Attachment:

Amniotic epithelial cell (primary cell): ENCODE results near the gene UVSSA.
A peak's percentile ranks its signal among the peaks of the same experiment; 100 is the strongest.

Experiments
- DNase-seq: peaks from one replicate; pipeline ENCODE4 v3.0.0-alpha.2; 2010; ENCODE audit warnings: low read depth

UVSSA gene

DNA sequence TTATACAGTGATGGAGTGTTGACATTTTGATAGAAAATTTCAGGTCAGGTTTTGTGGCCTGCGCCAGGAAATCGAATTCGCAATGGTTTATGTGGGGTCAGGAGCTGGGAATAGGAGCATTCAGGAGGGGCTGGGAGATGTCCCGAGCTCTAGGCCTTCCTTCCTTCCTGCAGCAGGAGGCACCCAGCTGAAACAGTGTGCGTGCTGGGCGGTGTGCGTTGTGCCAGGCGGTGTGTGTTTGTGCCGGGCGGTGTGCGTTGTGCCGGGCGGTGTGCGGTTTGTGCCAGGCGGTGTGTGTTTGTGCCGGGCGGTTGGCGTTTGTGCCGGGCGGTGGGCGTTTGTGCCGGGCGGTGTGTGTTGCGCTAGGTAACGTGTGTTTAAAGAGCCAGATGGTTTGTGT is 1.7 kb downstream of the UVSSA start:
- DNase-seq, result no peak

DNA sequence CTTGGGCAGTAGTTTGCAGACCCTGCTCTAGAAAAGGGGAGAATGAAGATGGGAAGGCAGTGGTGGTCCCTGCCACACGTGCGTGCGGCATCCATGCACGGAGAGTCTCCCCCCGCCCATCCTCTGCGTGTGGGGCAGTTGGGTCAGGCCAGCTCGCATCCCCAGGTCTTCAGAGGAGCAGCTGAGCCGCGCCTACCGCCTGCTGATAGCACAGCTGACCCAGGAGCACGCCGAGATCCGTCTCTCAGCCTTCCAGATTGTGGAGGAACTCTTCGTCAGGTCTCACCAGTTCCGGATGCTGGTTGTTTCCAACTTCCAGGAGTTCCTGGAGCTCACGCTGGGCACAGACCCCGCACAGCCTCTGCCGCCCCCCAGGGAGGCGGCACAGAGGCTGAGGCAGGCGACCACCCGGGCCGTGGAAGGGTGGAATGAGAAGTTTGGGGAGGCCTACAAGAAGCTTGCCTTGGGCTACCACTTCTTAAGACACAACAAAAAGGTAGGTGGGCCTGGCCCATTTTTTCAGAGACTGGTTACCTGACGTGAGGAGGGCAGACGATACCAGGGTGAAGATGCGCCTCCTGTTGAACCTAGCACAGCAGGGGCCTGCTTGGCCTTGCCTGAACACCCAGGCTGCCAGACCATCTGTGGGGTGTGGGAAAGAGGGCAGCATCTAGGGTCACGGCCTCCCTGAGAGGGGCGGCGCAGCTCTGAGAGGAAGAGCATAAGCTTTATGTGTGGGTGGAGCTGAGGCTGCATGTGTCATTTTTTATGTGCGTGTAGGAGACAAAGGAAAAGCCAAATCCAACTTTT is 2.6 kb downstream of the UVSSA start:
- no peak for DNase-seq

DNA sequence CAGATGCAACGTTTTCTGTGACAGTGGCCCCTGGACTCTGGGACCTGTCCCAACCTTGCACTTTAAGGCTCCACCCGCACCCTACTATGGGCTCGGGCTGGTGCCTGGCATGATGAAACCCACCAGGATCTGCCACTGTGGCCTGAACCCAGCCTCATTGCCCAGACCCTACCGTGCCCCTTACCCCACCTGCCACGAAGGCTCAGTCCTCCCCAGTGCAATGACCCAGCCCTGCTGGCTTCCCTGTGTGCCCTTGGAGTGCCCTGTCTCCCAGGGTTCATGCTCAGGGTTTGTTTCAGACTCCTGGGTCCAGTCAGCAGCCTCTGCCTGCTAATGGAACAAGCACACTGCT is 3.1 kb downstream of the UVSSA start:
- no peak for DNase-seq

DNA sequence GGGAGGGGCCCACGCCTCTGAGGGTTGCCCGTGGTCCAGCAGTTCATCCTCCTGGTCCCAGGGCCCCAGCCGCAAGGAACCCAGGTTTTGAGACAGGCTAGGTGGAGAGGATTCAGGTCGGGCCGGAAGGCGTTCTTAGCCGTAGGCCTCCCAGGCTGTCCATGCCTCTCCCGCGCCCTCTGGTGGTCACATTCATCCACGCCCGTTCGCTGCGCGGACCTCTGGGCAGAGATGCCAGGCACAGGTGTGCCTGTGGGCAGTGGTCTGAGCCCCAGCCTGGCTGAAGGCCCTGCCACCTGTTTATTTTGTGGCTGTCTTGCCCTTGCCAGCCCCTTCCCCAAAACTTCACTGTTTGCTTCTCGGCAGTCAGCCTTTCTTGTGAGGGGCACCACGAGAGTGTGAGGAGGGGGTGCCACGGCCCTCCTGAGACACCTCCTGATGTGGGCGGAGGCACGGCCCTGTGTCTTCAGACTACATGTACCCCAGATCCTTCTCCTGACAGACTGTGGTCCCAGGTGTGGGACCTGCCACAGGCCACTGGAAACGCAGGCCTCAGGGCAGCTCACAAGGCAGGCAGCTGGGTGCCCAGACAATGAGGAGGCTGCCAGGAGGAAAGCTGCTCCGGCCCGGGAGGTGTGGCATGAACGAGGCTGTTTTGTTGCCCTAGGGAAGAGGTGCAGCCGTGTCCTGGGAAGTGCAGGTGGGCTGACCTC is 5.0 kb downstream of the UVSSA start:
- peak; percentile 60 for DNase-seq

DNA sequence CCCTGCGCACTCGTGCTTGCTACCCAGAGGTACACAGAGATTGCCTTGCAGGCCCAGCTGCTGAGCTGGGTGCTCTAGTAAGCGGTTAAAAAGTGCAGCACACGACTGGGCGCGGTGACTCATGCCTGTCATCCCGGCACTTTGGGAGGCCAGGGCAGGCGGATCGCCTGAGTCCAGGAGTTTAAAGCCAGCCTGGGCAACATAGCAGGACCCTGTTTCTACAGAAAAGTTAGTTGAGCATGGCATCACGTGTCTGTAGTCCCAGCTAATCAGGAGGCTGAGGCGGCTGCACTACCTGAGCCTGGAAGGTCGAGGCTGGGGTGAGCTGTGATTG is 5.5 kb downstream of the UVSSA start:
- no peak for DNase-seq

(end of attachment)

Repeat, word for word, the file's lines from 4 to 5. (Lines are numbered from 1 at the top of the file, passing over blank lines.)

- DNase-seq: peaks from one replicate; pipeline ENCODE4 v3.0.0-alpha.2; 2010; ENCODE audit warnings: low read depth

UVSSA gene